Obama’s 2015 rule maintains that rivers used for drinking, recreation and fishing can only be clean if pollution from creeks and other bodies of water feeding into them — including ditches, wetlands and “ephemeral” streams that are created by rainfalls — is regulated.
That rule cited authority from the Clean Water Act, which states it’s illegal to pollute waterways without a permit. But U.S. District Judge Lisa Godbey Wood’s ruling found that the rule “failed” to comply with federal law.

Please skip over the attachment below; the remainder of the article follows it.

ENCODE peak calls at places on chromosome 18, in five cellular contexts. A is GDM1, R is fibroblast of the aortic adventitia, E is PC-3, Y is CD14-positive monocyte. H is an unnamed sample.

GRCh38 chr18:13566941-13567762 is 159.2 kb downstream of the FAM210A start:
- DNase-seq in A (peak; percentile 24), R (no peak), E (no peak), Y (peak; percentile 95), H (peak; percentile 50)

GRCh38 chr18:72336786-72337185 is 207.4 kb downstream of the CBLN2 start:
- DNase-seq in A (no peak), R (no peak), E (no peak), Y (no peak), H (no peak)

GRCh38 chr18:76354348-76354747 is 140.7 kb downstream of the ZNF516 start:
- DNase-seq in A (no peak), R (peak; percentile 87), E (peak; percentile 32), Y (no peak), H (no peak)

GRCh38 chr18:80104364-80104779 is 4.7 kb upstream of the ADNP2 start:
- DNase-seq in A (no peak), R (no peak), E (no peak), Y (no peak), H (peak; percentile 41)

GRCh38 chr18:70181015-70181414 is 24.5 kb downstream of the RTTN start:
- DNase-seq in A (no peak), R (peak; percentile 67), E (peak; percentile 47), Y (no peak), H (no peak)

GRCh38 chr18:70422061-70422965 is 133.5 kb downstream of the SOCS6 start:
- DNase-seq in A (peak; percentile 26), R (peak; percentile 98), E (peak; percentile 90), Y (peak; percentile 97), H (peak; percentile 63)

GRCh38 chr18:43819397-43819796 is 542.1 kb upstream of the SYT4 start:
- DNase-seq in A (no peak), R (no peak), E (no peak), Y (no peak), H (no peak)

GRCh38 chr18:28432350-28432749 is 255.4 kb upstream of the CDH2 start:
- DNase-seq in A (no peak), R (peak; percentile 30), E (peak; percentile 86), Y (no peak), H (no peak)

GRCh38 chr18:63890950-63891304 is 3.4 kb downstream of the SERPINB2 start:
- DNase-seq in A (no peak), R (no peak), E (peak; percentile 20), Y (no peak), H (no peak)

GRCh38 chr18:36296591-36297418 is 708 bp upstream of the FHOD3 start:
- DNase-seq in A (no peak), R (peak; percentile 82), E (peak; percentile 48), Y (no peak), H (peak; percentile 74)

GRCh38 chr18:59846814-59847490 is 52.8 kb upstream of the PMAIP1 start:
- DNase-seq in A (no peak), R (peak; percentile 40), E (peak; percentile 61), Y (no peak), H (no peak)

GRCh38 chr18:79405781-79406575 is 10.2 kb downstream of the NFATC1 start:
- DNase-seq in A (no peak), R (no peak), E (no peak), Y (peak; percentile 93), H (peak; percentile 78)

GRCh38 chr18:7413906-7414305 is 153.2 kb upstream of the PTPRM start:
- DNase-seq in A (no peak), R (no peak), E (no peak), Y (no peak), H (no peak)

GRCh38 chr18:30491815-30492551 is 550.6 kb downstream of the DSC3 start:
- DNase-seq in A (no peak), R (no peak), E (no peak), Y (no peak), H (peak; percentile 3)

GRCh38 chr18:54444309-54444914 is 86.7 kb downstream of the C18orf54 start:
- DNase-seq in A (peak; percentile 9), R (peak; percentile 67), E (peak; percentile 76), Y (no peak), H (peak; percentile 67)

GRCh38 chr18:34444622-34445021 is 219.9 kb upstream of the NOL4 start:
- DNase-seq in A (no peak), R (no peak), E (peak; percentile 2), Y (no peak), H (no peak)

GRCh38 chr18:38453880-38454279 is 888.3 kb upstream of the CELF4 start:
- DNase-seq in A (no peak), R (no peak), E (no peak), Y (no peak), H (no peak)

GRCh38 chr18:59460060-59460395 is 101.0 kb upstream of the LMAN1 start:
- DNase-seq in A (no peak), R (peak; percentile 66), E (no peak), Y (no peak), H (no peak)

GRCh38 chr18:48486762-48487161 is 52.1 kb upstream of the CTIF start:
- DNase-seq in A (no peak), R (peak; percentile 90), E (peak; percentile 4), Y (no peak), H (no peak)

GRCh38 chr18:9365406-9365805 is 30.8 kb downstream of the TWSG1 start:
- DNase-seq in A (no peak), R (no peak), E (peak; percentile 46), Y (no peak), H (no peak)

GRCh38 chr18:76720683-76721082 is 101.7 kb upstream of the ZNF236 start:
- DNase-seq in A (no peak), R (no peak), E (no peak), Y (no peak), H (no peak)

“Congress has delegated the important role of protecting the nation’s waters to the Agencies, but in fulfilling that role, the Agencies must comply with the law,” she wrote.
The rule is already blocked in the states that filed the challenge, so there’s no change in Georgia as to how it will be applied.
Georgia has helped lead opposition to the 2015 rule, arguing that it is overly strict and costly and hurt state sovereignty. President Donald Trump's administration last year proposed rules that would roll back the restrictions that were cheered by top state Republican officials.